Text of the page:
Chattisinghpora massacre: Two Pakistanis acquitted
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Last Updated: Wednesday, August 10, 2011, 21:47
New Delhi: A Delhi court on Wednesday acquitted two Pakistani nationals, suspected to be Lashkar-e-Taiba militants, of the charge of involvement in the massacre of 35 Sikhs in Chhattisinghpora in Jammu and Kashmir 11 years ago.

Mohd Suhail and Waseem Ahmed, who hailed from Sialkot and Gujranwala in Pakistan respectively, were acquitted by Additional Sessions Judge Kaveri Baweja as the prosecution failed to produce evidence against them.

The case relating to the massacre was transferred here by the Supreme Court in November 2008.

The massacre of Sikhs in Chattisinghpora in Anantnag district had taken place on the eve of the India visit of then US President Bill Clinton on March 20, 2000.

The trial of the case was transferred from a court in Kathua to the Delhi court.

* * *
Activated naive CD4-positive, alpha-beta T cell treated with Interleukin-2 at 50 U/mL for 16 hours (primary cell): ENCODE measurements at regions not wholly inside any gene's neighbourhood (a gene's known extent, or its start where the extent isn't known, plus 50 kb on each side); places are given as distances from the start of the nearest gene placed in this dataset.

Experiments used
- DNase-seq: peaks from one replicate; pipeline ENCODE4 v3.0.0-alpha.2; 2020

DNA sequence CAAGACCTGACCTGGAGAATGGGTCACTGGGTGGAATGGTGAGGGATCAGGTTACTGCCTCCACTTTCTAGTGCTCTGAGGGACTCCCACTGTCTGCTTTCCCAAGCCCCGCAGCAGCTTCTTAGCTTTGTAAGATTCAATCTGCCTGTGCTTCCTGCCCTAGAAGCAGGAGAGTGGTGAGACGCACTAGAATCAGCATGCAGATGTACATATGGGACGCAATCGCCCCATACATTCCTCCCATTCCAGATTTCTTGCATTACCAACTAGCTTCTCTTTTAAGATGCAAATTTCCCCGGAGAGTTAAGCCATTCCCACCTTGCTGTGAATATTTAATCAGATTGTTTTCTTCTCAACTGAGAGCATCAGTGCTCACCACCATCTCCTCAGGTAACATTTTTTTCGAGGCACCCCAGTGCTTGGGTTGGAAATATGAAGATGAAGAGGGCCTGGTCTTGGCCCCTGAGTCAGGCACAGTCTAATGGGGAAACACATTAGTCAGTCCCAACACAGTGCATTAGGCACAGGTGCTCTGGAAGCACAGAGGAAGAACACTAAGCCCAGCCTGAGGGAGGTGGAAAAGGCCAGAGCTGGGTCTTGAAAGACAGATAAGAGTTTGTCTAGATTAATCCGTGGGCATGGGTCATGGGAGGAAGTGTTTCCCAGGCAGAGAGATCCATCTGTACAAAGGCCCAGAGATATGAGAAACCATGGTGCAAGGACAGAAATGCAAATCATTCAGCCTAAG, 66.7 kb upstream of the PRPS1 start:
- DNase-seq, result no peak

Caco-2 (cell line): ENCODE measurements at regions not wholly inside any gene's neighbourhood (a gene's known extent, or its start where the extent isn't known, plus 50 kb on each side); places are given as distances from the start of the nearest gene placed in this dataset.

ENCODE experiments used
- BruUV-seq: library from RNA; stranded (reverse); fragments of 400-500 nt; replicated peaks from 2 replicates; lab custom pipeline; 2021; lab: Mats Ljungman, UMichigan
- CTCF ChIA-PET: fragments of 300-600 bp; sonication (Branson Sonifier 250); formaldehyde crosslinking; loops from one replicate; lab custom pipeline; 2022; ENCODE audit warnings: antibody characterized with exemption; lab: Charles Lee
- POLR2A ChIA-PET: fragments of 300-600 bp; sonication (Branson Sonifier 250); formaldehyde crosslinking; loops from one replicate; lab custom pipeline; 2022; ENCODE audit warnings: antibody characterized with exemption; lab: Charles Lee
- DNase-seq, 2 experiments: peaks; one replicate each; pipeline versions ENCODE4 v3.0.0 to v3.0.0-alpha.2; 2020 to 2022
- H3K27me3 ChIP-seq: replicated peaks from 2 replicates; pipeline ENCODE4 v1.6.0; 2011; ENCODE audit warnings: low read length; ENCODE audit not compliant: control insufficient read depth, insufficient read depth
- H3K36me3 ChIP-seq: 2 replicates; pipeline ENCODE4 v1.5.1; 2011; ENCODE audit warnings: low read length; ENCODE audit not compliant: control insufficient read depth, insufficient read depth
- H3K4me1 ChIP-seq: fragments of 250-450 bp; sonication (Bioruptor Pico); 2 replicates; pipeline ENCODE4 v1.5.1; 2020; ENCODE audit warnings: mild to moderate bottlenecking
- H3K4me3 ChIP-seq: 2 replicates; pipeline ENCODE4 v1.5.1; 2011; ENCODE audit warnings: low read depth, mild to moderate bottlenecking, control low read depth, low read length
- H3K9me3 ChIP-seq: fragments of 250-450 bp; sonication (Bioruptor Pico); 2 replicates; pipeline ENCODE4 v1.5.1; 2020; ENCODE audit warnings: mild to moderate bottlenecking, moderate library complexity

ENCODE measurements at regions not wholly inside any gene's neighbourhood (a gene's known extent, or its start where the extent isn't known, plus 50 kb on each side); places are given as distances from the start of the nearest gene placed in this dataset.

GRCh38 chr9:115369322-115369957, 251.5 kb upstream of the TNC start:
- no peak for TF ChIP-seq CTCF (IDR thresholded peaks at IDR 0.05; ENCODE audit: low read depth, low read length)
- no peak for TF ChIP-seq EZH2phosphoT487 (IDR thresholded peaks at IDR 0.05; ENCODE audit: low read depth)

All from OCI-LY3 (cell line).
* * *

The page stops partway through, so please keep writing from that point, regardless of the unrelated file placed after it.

Around 13 witnesses were produced by the prosecution to support its case for the alleged involvement of militants of Pakistan's Lashkar-e-Taiba.

However, some of the witnesses had turned hostile during the recording of evidence and refused to identify the accused in the court.

Nanak Singh, who had lost his son Gurmeet Singh and brother Dilbari Singh in the massacre, had said he could not see the assailants as he was unconscious.

An Anantnag resident, he had said he cannot say whether the accused persons, present in the court, were among the assailants.

Karam Jeet Singh, another Sikh from Chattisinghpora village, had failed to identify the accused in the court, saying he did not know the persons who opened fire on the villagers nor did he know the place they belonged to.


First Published: Wednesday, August 10, 2011, 21:47

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